COOK:  Yes, I‘m not a big fan of the Bradley theory of an African-American underperforming on election day what they polled.  I don‘t think we‘ve seen much of that this year.  Nine points is a lot.  I‘m not sure that Obama‘s nine months ahead, but I think he does have an advantage.  And we had had that in the toss-up category...

MATTHEWS:  So you believe the 49?  You don‘t believe it‘s...


COOK:  I think 6, 7, 8...


COOK:  ... something like that, maybe not 9.  Nine‘s an awfully big number.  We‘ve had that in the toss-up category and thinking about moving it into “lean Democrat.”  But it still can be very, very competitive.

MATTHEWS:  You‘ve still got it toss-up.

COOK:  Yes.

MATTHEWS:  And I think you may well be right because I do think there are people that aren‘t quite sure of this new kid on the block.  And it may have something to do with ethnicity, it may have a whole lot to do with class.

Jeff Zeleny, your thoughts about Pennsylvania.  Again, I think a state

in this case, it‘s the reddest of the blue states, the most culturally conservative of the regularly Democrat states.

ZELENY:  No question at all, and Senator Obama knows exactly what his challenges are in Pennsylvania.  He saw them firsthand when he was campaigning there for some seven weeks.  He thought he would do better there.  He always said he would lose.  But he was campaigning with Senator Bob Casey all over the state.  But if you look at the results from the primary, he did not win any of the center part of the state and did not perform nearly as well in the Philly suburbs as he thought he would.  So he knows what his challenges are.

And the campaign has started to add people and resources and staff, but not that aggressively yet.  So Pennsylvania, like all the others, it‘s going to be a challenging state for him.

MATTHEWS:  OK, let‘s look at Wisconsin.  There‘s a 6-point lead over McCain.  Let‘s keep going here.  Wisconsin—let‘s take a look at the next state after that.  Keep looking.  There‘s a pick-up of—substantial—in Virginia, always an interesting state.  Here‘s a state where it‘s tied.  Charlie, it looks to me like McCain‘s coming down.  Barack‘s not really growing that much.  Is that really a bridge too far for a Democrat, to win the Old Dominion?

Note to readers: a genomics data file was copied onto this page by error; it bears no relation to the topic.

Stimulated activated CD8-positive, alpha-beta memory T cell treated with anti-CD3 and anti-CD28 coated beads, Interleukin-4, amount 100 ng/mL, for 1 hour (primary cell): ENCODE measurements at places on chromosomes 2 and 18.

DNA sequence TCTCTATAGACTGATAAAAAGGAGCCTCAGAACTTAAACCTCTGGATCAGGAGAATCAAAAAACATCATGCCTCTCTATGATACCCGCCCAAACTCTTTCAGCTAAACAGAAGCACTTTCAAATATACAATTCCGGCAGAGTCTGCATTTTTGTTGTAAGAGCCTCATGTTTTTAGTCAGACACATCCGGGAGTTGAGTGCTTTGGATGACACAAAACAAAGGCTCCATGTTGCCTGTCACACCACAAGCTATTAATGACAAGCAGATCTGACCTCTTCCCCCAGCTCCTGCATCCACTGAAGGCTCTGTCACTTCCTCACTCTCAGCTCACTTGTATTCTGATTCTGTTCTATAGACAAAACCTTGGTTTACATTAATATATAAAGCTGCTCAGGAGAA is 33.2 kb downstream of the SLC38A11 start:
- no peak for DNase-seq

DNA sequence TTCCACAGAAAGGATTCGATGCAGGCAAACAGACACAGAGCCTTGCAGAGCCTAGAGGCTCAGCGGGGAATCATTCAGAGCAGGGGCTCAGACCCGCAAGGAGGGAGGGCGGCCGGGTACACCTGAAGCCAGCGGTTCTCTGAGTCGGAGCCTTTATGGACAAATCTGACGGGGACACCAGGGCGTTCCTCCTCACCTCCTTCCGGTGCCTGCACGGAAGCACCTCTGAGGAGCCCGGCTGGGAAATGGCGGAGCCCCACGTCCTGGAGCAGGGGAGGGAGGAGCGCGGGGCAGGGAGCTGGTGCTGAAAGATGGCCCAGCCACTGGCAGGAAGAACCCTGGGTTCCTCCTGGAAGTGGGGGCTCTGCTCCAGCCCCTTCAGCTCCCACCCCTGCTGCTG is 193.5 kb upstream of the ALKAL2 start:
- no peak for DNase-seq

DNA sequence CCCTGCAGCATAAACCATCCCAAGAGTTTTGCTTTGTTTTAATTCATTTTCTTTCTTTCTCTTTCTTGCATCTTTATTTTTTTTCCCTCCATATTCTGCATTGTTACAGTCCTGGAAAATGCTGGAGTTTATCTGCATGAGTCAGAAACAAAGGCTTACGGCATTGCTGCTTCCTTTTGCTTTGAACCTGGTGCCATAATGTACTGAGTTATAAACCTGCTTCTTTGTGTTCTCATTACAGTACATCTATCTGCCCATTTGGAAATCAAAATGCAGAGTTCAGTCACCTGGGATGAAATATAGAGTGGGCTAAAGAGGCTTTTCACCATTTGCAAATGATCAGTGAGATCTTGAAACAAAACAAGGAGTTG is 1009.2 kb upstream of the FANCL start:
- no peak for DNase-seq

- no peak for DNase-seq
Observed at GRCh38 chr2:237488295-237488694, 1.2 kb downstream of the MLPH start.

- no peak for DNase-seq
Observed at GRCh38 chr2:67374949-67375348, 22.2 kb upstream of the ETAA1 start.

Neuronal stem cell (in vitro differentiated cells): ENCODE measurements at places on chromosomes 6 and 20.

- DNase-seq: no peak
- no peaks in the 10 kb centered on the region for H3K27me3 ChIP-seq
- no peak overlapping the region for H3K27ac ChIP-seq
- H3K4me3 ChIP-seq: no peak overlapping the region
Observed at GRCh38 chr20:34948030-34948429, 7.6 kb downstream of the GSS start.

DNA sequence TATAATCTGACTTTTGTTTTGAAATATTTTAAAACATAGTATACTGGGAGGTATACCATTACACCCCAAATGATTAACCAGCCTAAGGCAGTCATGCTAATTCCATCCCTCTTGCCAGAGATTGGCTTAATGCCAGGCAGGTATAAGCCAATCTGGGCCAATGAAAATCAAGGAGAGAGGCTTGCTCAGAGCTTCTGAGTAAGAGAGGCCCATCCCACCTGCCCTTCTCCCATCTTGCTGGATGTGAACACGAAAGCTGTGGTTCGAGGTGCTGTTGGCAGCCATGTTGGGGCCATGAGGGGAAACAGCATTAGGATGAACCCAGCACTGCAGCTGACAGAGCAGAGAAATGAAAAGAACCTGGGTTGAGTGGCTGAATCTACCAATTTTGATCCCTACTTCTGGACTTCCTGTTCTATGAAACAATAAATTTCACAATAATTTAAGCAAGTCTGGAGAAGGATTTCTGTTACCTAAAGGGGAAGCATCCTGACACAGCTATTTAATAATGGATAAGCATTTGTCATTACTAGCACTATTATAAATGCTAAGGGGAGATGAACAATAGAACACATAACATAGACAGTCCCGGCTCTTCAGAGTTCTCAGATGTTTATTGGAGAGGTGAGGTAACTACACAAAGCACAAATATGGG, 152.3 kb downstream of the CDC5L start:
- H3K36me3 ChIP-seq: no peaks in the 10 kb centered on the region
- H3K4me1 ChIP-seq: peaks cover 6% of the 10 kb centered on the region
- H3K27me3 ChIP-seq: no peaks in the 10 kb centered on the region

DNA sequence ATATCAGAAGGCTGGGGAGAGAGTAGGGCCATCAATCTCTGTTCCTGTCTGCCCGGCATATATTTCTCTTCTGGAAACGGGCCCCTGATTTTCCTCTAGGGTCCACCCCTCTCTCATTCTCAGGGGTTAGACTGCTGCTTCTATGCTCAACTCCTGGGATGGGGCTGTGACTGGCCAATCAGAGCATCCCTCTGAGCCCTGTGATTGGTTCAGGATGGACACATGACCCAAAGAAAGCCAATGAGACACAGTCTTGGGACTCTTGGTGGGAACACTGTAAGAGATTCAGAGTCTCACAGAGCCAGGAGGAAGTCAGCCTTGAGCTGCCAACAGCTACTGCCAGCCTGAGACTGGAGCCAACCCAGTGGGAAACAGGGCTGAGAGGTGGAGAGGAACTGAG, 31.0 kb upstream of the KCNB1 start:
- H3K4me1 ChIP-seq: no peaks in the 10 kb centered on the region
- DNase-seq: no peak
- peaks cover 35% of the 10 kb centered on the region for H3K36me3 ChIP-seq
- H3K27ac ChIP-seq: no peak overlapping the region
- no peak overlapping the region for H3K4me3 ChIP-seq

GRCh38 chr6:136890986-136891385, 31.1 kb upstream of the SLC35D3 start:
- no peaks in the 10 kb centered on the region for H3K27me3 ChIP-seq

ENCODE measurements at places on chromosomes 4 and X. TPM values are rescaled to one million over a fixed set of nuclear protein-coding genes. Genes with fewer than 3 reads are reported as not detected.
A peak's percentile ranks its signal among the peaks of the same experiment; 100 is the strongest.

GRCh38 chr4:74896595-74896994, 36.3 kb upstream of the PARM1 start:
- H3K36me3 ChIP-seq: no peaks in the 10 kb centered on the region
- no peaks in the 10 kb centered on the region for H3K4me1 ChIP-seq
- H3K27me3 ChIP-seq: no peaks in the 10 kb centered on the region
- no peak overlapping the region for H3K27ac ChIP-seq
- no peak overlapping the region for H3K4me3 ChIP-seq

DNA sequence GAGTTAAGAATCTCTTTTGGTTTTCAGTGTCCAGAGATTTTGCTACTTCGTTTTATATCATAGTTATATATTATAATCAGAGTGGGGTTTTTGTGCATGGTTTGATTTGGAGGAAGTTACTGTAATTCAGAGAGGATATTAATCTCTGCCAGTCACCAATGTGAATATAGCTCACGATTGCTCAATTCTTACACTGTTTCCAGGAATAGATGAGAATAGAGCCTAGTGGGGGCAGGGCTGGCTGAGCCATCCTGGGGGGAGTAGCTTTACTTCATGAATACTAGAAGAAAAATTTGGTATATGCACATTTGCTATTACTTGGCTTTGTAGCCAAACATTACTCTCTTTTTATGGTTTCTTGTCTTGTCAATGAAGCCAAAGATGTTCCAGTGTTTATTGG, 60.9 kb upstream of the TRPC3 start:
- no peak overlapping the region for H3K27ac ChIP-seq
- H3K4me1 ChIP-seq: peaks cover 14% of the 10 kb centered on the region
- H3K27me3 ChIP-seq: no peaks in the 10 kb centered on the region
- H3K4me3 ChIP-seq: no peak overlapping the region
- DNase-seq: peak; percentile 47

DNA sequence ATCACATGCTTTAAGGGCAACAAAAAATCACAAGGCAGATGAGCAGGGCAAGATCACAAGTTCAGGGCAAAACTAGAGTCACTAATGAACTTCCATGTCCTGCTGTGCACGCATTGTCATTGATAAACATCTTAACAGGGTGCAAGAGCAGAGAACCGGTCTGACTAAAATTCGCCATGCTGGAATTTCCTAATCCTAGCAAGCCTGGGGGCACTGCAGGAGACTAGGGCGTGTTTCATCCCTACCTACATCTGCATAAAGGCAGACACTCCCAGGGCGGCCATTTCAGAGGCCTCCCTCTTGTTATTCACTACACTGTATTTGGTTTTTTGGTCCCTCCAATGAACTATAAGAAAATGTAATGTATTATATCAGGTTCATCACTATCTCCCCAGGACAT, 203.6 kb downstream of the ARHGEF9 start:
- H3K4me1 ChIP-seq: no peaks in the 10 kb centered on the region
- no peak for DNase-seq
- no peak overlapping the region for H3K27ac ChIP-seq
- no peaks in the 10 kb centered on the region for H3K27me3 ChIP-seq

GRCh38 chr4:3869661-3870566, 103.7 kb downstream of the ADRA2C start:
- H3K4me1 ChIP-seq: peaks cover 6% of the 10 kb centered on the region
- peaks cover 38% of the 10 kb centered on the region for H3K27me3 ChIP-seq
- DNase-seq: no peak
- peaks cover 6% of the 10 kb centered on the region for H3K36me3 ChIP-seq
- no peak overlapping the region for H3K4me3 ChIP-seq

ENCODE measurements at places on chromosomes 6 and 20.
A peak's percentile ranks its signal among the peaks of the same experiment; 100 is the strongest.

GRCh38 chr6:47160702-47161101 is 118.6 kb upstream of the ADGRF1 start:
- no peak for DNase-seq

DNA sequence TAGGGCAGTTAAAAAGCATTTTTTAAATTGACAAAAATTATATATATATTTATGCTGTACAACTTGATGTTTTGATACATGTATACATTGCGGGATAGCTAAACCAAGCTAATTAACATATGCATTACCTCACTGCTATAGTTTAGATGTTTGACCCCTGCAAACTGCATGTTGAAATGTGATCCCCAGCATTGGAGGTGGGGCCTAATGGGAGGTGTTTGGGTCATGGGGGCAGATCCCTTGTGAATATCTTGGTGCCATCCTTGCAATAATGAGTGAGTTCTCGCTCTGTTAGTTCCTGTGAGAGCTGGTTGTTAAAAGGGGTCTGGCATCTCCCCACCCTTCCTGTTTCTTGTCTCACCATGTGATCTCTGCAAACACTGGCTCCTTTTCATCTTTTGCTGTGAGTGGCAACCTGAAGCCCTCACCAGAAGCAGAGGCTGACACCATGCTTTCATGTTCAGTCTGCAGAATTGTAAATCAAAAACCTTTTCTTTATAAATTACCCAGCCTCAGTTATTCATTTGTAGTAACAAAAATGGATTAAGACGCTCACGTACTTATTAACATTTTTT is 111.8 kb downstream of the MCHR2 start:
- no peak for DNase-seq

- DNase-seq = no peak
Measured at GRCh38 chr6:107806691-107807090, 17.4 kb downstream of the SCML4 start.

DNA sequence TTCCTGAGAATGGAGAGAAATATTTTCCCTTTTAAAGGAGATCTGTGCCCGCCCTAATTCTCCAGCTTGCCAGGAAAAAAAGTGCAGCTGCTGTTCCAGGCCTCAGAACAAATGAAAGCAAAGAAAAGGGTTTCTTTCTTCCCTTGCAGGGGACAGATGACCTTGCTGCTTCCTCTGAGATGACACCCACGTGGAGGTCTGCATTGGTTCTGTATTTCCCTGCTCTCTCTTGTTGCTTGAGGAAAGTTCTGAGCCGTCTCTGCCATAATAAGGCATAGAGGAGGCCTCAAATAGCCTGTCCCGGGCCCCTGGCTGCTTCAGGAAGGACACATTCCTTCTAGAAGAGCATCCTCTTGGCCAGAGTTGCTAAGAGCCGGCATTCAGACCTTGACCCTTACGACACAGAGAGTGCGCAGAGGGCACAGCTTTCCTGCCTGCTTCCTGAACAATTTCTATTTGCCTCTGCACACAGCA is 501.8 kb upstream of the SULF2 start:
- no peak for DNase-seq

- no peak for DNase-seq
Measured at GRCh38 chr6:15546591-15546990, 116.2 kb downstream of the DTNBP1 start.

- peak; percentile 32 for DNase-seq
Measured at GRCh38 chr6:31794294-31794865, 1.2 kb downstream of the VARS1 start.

COOK:  I would compete very hard in Virginia if I were Barack Obama.  I mean, I‘m still a little skeptical about whether he wins it, but he can make John McCain spend a fortune there.  John McCain cannot win the presidency if he loses Virginia, and this is where Obama can use his money to great effect.  And hey, there‘s an outside chance he can actually pick it off.

MATTHEWS:  Yes, I think it‘s close.  I think the fact that he won the primary there tells you that a lot of people who are normally conservative were thinking about him.  But he has to win Republicans, too.

COOK:  If McCain didn‘t have the Navy connection with the strength of the Tidewater, I really think that Virginia would go Democrat.  That may be the one thing that pulls it back into neutral.

MATTHEWS:  The Norfolk connection.

COOK:  Right.

MATTHEWS:  Let‘s take a look at Michigan.  It‘s one of the—by the way, gentlemen, we‘ve all seen these polls coming out of Washington that show that among others, the three states the Republicans really hope to pick up from the Democrats last time are Michigan, Pennsylvania and New Hampshire.  It‘s, by the way, the three states the Democrats most fear they‘ll lose.  Here‘s a state, Michigan, with all the problems with Kwame Fitzpatrick, the mayor there, the potential concern again about the auto industry declining out there.  Take a look at this number, Jeff Zeleny of “The New York Times.”  Look at that, a modest climb out there for McCain.  McCain‘s got to be looking at Michigan, right?

ZELENY:  He absolutely is looking at Michigan.  And one of the reasons is Senator Obama—that is probably one of the areas where he is least known or known the least.  He did not campaign there at all in the primary.  He was there this week for a couple days, and I was there with him, and he had his endorsement from Al Gore there.  The crowd was enthusiastic, but this is a crowd of people that does not necessarily know him.  And they‘re not convinced that he is going to help them on the economy, which is the central issue.  He was talking about, you know, green energy and things.  This is an automotive state still.  It‘s hurting, but this is a tough state for Senator Obama.  He knows that.  They have a big vote registration drive going on in Detroit.  That‘s one of the things that they‘re hoping...